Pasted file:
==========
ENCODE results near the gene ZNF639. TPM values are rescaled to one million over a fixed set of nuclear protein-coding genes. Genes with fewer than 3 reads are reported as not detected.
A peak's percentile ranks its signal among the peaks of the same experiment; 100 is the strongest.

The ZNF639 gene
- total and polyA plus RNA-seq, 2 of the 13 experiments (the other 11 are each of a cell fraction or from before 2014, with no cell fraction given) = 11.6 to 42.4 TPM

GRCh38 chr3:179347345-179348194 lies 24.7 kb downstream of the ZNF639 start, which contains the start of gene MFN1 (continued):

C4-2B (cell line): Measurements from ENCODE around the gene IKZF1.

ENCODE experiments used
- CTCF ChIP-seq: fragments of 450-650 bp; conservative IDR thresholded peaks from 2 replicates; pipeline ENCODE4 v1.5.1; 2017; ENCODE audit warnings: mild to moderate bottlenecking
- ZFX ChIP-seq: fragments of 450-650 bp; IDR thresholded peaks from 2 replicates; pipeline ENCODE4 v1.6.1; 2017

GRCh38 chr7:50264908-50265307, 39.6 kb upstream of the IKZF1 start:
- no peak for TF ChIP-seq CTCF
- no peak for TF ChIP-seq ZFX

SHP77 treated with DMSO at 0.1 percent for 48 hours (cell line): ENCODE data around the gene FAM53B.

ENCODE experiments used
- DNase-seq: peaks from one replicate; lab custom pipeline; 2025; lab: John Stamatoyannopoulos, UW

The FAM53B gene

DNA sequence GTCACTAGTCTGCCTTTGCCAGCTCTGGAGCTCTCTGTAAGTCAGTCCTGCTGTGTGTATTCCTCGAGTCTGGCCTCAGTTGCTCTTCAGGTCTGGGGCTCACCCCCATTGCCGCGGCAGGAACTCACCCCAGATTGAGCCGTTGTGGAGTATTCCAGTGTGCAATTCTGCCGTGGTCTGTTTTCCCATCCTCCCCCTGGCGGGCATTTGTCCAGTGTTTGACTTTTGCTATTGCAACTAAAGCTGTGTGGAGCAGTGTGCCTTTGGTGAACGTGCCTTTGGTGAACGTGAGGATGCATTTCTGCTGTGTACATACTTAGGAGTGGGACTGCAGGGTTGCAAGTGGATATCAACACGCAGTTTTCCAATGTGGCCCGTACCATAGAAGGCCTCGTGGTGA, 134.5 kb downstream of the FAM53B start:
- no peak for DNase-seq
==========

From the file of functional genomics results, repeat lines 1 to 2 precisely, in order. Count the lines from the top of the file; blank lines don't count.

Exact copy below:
ENCODE results near the gene ZNF639. TPM values are rescaled to one million over a fixed set of nuclear protein-coding genes. Genes with fewer than 3 reads are reported as not detected.
A peak's percentile ranks its signal among the peaks of the same experiment; 100 is the strongest.